Despite its humble office space inside Johnson-McFarlane Hall, the University of Denver’s Center for Sustainability packs a big, eco-driven punch.
The center’s newest initiative, the DU Bike Share program, launched Monday. Spearheaded by the undergraduate student sustainability committee, the program will provide 10 new bicycles, a helmet and a U-Lock to DU students on a first-come, first-serve basis.
“This is great for our international and out-of-state students,” says sustainability coordinator Chad King. “If you need a bike for the whole quarter, it will only cost $20.”
In partnership with the student committee, DU’s Center for Sustainability also plans to offer bicycle maintenance stations across campus and roving mechanics (with a tool-laden pull cart) to assist campus cyclists weekly. Eventually, maintenance classes will be offered to University students and community members on a regular basis. “We’re trying to push biking because commuting is 10 percent of our collective university footprint,” King says.
Since 2007, the University has reduced its overall carbon footprint by 20 percent, according to King. The savings have come from multiple projects, including installation of motion-sensor lights across campus, a new, more efficient chiller for the ice hockey rink and the construction of an electric car plug-in station behind Sturm Hall, to name a few.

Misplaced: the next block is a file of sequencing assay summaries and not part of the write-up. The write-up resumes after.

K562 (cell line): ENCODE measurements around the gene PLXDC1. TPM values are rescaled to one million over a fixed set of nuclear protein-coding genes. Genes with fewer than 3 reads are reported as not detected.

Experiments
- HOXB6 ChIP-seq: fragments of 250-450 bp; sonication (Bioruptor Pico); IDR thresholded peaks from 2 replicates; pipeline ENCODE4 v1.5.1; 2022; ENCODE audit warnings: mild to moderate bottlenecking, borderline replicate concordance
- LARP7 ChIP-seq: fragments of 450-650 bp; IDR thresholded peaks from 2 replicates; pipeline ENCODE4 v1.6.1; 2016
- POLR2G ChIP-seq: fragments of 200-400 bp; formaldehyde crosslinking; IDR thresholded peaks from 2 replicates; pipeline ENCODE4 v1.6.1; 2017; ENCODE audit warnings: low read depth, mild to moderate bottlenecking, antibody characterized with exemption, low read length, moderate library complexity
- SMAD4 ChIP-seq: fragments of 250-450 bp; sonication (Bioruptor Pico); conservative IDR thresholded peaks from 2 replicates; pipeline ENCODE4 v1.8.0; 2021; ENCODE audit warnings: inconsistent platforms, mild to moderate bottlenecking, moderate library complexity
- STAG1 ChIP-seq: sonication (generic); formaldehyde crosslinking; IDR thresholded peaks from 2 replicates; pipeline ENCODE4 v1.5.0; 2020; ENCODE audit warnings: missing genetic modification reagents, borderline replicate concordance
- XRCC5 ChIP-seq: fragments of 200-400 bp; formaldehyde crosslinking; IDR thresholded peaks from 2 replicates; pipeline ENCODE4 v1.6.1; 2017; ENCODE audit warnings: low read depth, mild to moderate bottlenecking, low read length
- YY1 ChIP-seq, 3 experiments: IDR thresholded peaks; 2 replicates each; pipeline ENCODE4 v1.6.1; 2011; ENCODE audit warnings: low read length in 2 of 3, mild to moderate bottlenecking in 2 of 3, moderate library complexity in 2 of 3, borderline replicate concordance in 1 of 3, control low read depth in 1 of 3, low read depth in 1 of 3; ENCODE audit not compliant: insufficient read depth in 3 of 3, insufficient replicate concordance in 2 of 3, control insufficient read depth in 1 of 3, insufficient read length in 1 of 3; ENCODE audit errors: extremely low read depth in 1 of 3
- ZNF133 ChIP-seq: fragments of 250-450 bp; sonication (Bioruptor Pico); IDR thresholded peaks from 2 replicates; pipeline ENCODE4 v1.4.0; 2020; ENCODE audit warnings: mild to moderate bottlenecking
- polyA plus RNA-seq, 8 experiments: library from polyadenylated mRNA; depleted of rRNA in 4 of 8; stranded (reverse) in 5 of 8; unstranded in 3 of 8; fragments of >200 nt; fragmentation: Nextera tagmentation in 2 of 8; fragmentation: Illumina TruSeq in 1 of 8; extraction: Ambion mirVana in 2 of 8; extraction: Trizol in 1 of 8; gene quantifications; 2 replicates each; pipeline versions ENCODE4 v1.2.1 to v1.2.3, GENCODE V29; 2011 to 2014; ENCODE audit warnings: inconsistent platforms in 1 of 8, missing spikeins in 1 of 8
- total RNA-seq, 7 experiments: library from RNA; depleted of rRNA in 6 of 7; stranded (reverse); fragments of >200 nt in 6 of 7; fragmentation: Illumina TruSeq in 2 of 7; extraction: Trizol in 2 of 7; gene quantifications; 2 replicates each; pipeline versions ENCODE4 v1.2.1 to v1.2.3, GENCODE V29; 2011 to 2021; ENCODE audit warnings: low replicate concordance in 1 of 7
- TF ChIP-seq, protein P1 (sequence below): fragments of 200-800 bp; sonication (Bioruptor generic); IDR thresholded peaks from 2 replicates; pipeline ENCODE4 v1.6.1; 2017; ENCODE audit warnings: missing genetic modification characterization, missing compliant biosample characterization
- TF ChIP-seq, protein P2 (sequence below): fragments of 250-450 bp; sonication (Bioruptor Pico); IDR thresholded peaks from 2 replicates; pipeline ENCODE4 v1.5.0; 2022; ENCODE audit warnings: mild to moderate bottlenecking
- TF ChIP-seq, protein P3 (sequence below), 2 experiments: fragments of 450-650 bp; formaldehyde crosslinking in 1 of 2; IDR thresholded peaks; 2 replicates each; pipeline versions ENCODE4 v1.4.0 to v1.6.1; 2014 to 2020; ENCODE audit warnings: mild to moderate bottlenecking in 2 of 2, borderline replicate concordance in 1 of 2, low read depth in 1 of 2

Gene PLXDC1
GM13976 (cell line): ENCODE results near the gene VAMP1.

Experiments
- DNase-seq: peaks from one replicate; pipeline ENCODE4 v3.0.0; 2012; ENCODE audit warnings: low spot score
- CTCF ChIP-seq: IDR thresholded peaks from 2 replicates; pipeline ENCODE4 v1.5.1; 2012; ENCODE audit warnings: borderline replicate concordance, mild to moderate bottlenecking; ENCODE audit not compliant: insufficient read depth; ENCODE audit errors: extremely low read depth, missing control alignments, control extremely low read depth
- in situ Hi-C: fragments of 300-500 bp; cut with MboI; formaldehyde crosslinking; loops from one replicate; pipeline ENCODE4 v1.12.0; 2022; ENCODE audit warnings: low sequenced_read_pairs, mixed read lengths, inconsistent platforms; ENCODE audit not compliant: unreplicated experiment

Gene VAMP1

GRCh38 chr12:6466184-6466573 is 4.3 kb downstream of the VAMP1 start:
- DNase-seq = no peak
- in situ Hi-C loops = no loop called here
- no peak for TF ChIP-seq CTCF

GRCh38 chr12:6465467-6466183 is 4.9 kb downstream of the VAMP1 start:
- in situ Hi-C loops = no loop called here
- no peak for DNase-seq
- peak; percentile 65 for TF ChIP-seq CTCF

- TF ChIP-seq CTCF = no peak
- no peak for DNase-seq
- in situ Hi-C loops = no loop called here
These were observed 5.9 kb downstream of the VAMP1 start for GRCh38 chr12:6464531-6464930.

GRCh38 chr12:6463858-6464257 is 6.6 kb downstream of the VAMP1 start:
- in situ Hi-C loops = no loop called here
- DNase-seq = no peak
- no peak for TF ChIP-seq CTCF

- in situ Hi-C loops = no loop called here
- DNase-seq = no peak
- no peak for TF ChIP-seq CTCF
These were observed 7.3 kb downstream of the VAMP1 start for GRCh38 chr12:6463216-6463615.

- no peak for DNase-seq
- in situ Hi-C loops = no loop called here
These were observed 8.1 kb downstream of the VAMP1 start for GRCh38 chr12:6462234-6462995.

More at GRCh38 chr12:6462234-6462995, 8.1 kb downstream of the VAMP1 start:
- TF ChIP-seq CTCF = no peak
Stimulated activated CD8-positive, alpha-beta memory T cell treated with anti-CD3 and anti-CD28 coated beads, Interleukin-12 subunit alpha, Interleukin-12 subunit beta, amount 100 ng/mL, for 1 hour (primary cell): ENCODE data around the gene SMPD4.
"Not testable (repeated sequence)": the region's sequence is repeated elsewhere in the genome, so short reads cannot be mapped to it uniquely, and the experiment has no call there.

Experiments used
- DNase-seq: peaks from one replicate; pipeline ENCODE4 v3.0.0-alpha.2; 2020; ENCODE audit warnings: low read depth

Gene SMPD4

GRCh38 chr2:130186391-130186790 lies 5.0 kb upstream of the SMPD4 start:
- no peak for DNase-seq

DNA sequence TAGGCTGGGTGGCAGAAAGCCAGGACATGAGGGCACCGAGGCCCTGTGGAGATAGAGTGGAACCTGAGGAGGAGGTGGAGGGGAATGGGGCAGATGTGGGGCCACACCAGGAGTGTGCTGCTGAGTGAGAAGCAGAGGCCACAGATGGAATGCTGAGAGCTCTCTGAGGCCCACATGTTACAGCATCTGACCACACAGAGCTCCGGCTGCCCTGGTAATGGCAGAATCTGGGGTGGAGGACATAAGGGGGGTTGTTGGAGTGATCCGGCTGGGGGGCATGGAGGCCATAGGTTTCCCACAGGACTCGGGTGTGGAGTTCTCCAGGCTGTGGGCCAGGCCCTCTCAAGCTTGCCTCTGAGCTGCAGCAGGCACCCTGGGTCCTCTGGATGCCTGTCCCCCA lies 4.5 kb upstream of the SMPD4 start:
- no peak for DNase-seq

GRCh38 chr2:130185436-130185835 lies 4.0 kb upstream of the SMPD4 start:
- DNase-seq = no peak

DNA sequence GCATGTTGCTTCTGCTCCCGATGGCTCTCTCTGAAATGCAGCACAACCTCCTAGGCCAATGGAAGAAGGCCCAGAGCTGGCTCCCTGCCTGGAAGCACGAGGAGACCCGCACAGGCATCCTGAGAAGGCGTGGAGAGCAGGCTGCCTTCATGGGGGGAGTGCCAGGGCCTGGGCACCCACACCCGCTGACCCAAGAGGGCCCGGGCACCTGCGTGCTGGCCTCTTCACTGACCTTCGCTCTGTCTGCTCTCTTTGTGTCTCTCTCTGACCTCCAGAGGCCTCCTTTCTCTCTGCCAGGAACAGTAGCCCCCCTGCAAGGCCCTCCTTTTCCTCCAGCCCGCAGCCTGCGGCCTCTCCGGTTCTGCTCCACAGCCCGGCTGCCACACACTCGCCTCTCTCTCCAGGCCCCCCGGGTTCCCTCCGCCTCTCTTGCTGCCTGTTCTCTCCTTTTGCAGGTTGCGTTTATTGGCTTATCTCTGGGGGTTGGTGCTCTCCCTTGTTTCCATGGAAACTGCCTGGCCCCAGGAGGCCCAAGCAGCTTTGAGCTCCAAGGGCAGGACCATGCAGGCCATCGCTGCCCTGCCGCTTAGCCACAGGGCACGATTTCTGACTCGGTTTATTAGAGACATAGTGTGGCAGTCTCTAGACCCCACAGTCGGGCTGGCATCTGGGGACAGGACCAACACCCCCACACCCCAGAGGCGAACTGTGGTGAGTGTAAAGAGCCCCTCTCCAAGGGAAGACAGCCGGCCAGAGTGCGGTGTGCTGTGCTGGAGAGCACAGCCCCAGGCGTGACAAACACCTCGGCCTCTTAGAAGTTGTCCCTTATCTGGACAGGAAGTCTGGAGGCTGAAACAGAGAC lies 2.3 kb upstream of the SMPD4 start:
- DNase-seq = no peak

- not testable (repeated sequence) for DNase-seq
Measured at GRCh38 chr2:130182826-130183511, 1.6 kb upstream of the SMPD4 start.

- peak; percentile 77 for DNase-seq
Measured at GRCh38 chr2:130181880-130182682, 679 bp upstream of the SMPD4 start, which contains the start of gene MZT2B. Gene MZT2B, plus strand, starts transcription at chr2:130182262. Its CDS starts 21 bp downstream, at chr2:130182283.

“The University has been focused on trying to reduce its footprint through energy reductions, wherever we can find them,” King says. Additionally, DU Energy Engineer Tom McGee has been tasked with improving the efficiency of the University’s current structures. “Over the last three years, Tom has implemented projects that have saved over one million kilowatts of energy,” King says. “These projects have the potential for massive, massive savings [over time].”
In an effort to contribute collectively to these savings, more than 100 University employees are participating in the “Bike to Work Challenge” this summer. “We have 114 people who’ve ridden over 17,500 miles,” King says. “We’re No. 2 in the state in overall mileage ridden.”
By empowering faculty, staff and students to commute via bicycles, DU is laying the groundwork for green transportation options to join other campus initiatives. Alongside Zero Waste Hockey Games, Dining Hall Recycling and Composting and the Furniture Share program, the bike-share program provides opportunities for the DU community to contribute to the University’s goal of becoming “carbon neutral” by 2050.
“That 20 percent reduction is kind of a big deal,” King says. “We’re one of the best in the state, I think, in terms of doing the little things right.”